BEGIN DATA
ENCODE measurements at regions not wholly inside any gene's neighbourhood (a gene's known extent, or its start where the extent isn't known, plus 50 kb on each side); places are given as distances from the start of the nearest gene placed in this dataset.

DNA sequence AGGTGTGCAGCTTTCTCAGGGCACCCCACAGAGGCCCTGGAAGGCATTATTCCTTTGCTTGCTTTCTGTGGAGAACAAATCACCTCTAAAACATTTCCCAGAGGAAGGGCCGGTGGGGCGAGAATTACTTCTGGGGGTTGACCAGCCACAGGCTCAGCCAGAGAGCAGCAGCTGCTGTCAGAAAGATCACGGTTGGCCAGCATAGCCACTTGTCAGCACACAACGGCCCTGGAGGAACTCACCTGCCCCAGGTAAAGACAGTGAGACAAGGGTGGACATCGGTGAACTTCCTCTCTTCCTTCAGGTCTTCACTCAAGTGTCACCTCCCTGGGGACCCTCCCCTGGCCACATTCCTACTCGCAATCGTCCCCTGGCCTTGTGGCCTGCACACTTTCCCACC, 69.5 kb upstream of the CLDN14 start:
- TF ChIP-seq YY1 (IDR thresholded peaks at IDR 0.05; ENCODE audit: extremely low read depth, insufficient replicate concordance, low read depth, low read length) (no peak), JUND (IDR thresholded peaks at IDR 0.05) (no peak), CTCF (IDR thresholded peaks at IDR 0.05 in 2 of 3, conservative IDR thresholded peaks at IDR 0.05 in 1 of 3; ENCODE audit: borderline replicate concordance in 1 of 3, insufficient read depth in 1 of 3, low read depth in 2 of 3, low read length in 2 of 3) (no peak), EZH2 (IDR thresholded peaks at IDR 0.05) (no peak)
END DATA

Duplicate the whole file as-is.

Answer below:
ENCODE measurements at regions not wholly inside any gene's neighbourhood (a gene's known extent, or its start where the extent isn't known, plus 50 kb on each side); places are given as distances from the start of the nearest gene placed in this dataset.

DNA sequence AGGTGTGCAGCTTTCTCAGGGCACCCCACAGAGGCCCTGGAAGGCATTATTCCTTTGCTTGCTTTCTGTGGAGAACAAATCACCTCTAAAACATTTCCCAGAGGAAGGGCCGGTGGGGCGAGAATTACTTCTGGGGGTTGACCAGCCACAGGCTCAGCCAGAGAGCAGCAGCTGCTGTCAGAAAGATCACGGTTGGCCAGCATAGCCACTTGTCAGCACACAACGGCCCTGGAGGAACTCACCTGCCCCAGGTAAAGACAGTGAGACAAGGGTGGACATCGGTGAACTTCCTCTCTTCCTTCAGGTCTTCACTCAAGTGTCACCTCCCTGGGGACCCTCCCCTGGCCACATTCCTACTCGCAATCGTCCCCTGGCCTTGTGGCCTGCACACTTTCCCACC, 69.5 kb upstream of the CLDN14 start:
- TF ChIP-seq YY1 (IDR thresholded peaks at IDR 0.05; ENCODE audit: extremely low read depth, insufficient replicate concordance, low read depth, low read length) (no peak), JUND (IDR thresholded peaks at IDR 0.05) (no peak), CTCF (IDR thresholded peaks at IDR 0.05 in 2 of 3, conservative IDR thresholded peaks at IDR 0.05 in 1 of 3; ENCODE audit: borderline replicate concordance in 1 of 3, insufficient read depth in 1 of 3, low read depth in 2 of 3, low read length in 2 of 3) (no peak), EZH2 (IDR thresholded peaks at IDR 0.05) (no peak)